FSIS Proposes to Lift the General Prohibition against Sodium Benzoate, Benzoic Acid, and Sodium Propionate in Meat and Poultry

May 16, 2012

By Riëtte van Laack

Last week, the Food Safety and Inspection Service (“FSIS”) issued a proposal to lift the general prohibition against the use of sodium benzoate, benzoic acid, and sodium propionate in meat and poultry.  Historically, the use of these substances in meat and poultry has been prohibited because they might conceal damage or inferiority or make a meat or poultry product appear better or of greater value.  See 9 C.F.R. § 424.23.  Notwithstanding the general prohibition, FSIS can allow specific uses of the substances in meat and poultry, but the agency must do so through rulemaking.

In 2007, Kraft Foods petitioned FSIS to amend the regulations and allow the use of certain combinations of sodium benzoate and sodium propionate, and other already permitted substances as antimicrobials in certain ready-to-eat (“RTE”) meat and poultry products.  Subsequently, in 2010, Kemin Food Technologies petitioned FSIS to permit the use of the same substances (but in different combinations) in various RTE meat and poultry products.  Both Petitions included data regarding the suitability of the formulations as antimicrobial (specifically as anti-listerial) agents and data regarding the effect of the substances on the shelf life and other quality parameters.  In support of safety, the Petitions referred to FDA’s GRAS affirmation regulations, 21 C.F.R. §§ 184.1021, 184.1733, and 184.1784.  However, those GRAS affirmation regulations were promulgated in 1973 and 1979, a time period during which use of these substances was generally prohibited in meat and poultry.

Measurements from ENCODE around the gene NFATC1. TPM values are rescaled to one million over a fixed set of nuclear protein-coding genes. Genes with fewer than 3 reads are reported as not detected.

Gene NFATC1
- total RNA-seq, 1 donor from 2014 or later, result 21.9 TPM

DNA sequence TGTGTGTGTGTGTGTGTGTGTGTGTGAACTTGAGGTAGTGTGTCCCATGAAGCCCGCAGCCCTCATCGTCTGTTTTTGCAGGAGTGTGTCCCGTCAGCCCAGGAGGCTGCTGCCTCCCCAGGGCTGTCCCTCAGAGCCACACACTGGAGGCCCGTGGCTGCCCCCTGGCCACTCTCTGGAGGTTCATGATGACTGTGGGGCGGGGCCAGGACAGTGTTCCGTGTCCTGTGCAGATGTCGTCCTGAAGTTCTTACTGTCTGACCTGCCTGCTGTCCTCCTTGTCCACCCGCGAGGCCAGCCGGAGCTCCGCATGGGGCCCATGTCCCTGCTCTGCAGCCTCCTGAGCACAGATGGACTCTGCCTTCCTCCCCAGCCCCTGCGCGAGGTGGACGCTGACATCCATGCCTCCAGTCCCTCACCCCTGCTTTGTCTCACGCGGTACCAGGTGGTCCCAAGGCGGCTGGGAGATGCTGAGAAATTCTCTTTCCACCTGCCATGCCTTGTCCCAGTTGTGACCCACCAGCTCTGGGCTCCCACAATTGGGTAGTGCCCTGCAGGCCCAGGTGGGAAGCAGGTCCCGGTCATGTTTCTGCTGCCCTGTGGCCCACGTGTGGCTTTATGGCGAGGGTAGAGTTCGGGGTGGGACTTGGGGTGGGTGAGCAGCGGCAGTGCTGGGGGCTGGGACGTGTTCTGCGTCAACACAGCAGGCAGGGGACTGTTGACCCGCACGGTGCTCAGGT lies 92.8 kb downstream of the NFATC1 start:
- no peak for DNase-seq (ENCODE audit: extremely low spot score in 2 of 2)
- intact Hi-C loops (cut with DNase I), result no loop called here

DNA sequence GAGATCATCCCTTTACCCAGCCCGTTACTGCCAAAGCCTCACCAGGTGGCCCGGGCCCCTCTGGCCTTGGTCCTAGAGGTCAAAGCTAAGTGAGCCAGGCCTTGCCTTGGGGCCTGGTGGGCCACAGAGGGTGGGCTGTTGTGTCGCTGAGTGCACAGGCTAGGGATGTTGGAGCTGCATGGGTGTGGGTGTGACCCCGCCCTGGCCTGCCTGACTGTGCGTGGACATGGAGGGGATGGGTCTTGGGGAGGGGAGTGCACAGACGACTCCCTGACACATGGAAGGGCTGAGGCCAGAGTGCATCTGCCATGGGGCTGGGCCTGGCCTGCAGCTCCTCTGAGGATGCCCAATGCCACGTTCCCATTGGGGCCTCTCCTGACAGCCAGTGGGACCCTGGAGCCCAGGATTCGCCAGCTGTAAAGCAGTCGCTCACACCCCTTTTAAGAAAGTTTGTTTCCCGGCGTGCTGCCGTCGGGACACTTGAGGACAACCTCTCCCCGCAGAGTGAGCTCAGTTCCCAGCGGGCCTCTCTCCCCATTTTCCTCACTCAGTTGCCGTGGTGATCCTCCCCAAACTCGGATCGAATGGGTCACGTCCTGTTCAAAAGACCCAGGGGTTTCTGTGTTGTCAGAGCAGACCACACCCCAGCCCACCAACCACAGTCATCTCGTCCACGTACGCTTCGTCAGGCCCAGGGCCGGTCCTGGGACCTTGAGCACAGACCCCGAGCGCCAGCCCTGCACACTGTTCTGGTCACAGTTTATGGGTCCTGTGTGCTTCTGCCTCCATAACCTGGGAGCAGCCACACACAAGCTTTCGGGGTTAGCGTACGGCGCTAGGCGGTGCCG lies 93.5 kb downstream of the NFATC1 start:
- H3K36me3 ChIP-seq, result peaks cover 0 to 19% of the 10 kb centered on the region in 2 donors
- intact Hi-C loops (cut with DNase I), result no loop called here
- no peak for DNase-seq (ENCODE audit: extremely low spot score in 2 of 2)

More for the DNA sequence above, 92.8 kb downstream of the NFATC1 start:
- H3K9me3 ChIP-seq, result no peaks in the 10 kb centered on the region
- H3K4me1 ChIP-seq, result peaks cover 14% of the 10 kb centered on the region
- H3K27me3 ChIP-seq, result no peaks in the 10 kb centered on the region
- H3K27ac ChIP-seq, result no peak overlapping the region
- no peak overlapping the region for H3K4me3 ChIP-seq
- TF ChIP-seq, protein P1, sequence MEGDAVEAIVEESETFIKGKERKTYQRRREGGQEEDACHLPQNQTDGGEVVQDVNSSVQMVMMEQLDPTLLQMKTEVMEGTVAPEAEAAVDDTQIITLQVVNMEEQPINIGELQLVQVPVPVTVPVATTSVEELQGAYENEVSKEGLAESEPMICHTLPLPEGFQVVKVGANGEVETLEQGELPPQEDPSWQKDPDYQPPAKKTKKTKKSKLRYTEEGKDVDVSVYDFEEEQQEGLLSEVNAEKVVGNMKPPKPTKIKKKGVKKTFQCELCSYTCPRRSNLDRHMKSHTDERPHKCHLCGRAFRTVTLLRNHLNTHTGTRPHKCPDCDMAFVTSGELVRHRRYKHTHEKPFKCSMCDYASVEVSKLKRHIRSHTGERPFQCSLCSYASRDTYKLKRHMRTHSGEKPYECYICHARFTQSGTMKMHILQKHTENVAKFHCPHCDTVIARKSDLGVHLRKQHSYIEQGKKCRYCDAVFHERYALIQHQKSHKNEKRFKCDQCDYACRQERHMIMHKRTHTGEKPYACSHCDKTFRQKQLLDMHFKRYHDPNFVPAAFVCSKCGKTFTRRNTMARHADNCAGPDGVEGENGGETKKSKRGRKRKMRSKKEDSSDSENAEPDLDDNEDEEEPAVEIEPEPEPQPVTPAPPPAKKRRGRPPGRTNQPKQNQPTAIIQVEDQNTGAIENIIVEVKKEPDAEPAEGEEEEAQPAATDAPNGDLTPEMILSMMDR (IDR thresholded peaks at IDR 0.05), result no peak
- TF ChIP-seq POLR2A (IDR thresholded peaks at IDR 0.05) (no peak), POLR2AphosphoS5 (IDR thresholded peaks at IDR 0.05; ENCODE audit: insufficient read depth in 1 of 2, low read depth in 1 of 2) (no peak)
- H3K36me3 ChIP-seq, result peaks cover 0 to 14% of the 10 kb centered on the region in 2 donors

FSIS states that it concluded, based on data included in the Petitions, that the proposed uses of sodium benzoate, benzoic acid, and sodium propionate are suitable, i.e., do not mask or conceal damage or inferiority and do not extend shelf life of the RTE meat and poultry products.  However, instead of engaging in rulemaking to allow the specific uses that are the subject of the Petitions, FSIS proposes to lift the general prohibition on the use of these substances altogether.  By lifting the general prohibition rather than amending the regulations to allow specific uses, FSIS avoids future rulemaking regarding additional uses of these substances.  As explained in the proposal, under a 2000 Memorandum of Understanding (“MOU”), FSIS and FDA collaborate on the review of submissions each agency receives regarding the use of food ingredients used in the production of meat or poultry products.  Under this MOU, FDA evaluates safety of the intended use and FSIS evaluates suitability of the intended use.  When FSIS concludes that an ingredient is safe and suitable for its intended use, FSIS includes the ingredient in FSIS Directive 7120.1. This determination does not involve FSIS rule making. 

Comments are due by July 6, 2012.

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